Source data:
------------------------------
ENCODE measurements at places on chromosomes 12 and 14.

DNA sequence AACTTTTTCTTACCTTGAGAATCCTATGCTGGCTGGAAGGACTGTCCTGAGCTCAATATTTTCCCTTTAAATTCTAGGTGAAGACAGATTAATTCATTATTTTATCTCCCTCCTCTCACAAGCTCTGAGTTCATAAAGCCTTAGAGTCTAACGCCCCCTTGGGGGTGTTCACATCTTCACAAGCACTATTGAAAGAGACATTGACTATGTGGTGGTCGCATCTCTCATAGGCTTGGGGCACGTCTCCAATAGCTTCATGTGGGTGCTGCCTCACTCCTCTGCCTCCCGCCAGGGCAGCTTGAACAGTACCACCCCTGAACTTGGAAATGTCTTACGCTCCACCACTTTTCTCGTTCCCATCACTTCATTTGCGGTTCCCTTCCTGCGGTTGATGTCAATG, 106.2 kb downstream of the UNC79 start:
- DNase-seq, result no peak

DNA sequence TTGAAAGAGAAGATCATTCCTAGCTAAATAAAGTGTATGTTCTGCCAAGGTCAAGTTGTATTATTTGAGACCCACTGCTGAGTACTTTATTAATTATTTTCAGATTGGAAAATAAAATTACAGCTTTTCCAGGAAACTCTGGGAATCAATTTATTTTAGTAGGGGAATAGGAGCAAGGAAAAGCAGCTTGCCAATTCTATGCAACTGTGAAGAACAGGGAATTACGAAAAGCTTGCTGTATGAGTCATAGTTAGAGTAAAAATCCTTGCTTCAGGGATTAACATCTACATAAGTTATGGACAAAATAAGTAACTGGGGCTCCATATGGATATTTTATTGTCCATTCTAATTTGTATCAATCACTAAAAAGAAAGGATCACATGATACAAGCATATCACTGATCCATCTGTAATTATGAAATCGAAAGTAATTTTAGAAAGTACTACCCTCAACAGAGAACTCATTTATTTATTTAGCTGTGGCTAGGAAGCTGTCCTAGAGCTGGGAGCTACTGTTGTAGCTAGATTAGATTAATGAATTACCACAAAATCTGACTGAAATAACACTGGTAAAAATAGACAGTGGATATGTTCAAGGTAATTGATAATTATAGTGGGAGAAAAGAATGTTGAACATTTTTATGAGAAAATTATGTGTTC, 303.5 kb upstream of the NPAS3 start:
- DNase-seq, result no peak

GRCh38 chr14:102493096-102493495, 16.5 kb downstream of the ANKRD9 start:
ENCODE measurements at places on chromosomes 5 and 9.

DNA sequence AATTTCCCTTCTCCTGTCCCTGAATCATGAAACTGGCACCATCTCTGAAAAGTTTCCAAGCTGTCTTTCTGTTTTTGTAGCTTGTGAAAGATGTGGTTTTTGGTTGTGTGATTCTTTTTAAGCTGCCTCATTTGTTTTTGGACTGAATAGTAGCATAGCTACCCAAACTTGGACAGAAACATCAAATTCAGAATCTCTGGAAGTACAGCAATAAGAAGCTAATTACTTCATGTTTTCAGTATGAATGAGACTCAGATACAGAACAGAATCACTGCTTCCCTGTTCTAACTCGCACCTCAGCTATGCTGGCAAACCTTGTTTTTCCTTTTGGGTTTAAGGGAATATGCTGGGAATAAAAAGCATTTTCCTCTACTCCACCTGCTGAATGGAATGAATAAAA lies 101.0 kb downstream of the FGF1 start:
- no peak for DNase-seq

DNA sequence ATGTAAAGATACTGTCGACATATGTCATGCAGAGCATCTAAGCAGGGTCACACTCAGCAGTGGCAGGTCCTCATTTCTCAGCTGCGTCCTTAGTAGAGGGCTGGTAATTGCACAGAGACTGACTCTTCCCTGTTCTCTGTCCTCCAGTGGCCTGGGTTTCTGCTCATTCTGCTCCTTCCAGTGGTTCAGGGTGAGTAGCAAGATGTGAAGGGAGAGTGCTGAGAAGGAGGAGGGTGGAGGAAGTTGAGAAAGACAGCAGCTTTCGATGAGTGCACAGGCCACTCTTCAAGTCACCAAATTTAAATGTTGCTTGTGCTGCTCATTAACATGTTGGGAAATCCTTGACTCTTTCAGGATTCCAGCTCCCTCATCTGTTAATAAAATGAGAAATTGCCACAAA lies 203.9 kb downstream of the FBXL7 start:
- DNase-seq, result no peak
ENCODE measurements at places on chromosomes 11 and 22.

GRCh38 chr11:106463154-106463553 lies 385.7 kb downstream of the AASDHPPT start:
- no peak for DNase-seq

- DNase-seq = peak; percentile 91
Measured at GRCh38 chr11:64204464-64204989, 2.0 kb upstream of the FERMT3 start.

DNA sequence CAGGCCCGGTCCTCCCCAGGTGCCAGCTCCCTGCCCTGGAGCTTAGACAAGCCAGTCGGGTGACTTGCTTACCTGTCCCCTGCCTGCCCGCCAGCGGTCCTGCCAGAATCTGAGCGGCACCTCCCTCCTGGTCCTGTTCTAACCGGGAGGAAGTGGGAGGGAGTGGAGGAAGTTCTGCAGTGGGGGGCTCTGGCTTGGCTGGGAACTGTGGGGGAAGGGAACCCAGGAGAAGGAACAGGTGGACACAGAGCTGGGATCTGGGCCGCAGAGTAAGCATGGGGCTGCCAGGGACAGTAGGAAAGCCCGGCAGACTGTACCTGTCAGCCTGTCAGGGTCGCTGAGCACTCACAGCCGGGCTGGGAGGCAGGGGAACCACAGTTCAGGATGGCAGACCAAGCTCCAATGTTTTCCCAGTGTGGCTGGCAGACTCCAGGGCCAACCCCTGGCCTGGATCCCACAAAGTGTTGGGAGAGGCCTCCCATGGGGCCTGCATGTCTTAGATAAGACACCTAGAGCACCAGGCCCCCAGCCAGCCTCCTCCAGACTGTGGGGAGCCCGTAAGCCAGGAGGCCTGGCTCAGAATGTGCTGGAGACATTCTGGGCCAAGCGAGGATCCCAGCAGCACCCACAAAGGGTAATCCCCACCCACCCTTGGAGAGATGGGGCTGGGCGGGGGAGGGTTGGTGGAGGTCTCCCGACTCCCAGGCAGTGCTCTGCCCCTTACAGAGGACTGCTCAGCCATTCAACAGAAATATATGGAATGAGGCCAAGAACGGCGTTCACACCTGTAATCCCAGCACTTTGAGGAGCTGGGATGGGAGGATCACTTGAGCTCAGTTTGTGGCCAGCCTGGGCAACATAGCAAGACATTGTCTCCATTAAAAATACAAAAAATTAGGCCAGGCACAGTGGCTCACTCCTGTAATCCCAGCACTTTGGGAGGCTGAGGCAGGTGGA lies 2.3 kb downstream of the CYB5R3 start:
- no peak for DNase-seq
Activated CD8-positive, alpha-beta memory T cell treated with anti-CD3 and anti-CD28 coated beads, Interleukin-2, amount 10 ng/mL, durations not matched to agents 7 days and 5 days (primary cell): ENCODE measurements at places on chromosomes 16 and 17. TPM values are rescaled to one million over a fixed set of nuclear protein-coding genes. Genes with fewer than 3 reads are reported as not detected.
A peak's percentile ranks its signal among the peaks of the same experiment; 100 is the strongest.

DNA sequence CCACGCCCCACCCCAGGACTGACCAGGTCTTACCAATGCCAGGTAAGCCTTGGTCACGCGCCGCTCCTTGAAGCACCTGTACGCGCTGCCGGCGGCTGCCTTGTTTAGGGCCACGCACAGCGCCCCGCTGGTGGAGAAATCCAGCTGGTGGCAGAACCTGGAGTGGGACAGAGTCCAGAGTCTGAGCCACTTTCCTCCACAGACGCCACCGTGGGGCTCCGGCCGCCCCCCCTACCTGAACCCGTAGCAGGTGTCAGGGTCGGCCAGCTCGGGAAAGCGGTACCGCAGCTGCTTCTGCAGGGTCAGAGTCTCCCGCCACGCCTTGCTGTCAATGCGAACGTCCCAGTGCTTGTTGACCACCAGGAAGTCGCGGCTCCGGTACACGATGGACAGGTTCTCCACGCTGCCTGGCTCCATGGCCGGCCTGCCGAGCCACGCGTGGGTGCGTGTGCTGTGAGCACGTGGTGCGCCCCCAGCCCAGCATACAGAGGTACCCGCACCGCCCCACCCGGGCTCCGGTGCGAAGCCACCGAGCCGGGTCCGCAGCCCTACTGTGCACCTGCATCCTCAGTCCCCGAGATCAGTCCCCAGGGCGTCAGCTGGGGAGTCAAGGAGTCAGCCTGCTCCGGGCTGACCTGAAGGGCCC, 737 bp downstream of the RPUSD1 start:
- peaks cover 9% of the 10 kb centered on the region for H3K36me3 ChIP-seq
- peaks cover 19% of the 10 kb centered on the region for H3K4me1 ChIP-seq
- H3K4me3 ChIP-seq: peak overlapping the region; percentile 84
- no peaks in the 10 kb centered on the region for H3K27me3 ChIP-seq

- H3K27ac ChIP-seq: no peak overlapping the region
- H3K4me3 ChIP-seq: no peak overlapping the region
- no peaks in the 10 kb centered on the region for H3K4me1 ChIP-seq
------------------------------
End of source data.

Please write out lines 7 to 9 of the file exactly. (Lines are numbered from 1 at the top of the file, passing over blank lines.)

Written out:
ENCODE measurements at places on chromosomes 5 and 9.

DNA sequence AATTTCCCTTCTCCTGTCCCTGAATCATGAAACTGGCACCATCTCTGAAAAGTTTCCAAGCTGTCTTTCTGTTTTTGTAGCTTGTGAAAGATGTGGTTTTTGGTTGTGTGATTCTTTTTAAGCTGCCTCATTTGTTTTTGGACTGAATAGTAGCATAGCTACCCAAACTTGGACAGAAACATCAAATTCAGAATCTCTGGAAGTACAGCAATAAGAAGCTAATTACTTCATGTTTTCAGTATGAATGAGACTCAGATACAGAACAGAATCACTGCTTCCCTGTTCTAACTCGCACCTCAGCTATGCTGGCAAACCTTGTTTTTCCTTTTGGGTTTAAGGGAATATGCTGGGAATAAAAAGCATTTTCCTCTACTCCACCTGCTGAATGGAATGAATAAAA lies 101.0 kb downstream of the FGF1 start:
- no peak for DNase-seq